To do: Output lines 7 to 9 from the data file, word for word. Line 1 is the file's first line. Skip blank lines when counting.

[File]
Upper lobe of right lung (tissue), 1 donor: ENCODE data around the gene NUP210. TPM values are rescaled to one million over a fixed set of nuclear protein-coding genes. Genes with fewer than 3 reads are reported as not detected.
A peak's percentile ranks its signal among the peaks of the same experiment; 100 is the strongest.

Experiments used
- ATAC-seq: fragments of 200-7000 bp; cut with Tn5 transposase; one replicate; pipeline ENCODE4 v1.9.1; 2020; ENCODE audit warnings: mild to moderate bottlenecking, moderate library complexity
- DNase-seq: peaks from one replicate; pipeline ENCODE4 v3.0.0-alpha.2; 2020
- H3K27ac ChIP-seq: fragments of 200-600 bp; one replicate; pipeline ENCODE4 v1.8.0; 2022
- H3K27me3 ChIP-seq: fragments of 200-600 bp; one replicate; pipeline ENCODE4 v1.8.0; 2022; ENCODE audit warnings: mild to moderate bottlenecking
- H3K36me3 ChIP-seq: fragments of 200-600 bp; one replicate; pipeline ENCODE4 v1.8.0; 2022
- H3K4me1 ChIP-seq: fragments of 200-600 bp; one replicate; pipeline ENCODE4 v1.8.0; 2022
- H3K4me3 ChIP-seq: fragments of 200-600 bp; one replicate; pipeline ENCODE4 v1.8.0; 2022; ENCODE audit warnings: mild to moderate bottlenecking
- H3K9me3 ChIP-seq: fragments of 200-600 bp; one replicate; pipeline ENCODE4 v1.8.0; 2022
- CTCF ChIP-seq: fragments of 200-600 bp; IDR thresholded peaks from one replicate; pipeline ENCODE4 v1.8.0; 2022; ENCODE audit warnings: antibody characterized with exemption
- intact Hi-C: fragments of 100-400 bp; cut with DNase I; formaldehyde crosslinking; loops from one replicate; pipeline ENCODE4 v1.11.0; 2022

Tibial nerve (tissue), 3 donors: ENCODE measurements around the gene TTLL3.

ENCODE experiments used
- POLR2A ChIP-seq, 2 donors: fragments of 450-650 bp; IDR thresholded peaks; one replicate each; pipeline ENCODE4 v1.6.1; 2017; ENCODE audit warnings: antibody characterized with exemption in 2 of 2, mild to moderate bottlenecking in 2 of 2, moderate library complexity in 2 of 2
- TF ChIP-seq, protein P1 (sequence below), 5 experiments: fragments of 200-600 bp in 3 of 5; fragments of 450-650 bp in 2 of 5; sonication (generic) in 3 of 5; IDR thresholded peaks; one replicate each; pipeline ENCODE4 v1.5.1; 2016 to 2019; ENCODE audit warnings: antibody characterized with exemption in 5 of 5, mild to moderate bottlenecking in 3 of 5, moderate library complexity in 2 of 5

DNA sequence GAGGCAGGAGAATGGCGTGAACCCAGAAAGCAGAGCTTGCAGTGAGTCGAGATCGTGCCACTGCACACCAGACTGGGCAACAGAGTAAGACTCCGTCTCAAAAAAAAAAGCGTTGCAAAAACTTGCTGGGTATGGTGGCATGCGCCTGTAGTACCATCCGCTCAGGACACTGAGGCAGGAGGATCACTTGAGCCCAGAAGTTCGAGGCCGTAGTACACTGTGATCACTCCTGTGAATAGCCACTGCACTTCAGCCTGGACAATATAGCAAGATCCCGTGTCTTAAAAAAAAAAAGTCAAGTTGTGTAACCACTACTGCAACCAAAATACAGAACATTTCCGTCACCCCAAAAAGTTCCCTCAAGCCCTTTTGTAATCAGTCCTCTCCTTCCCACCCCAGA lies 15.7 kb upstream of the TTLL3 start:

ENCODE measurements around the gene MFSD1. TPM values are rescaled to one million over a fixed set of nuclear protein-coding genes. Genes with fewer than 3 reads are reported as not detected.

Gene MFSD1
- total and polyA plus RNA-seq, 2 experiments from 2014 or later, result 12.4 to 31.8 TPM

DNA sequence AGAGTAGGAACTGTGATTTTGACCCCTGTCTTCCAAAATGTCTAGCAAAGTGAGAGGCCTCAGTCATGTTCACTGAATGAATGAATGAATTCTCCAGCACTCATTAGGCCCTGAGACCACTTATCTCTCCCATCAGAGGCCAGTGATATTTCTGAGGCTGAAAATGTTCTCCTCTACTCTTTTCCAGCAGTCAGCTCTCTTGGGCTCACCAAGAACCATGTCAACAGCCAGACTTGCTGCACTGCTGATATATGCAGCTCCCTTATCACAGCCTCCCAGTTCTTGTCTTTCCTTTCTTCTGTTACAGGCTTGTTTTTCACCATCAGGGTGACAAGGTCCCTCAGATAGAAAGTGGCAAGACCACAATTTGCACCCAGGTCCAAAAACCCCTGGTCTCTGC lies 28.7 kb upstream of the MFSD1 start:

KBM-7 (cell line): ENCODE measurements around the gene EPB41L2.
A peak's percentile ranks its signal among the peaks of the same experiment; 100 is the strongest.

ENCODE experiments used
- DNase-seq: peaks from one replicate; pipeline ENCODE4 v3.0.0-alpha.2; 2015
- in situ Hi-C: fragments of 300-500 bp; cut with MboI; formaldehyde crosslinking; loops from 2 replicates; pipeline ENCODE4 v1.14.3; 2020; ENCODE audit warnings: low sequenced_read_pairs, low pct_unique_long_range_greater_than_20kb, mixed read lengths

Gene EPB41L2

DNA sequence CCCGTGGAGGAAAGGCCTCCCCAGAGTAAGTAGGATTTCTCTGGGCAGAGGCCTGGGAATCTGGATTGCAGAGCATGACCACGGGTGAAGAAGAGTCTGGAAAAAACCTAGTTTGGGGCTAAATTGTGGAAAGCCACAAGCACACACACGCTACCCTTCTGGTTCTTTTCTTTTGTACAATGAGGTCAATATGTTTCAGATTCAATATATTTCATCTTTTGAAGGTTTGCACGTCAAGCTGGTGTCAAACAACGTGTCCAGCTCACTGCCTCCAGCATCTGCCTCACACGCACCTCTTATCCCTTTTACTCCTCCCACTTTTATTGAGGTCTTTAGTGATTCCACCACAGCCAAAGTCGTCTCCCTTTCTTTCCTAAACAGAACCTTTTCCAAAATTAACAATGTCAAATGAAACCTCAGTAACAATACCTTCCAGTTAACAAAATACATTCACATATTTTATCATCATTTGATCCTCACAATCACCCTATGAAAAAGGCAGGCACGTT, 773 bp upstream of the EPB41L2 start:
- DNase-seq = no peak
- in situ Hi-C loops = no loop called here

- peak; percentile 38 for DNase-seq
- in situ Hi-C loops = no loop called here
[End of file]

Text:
- H3K27me3 ChIP-seq: fragments of 200-600 bp; one replicate; pipeline ENCODE4 v1.8.0; 2022; ENCODE audit warnings: mild to moderate bottlenecking
- H3K36me3 ChIP-seq: fragments of 200-600 bp; one replicate; pipeline ENCODE4 v1.8.0; 2022
- H3K4me1 ChIP-seq: fragments of 200-600 bp; one replicate; pipeline ENCODE4 v1.8.0; 2022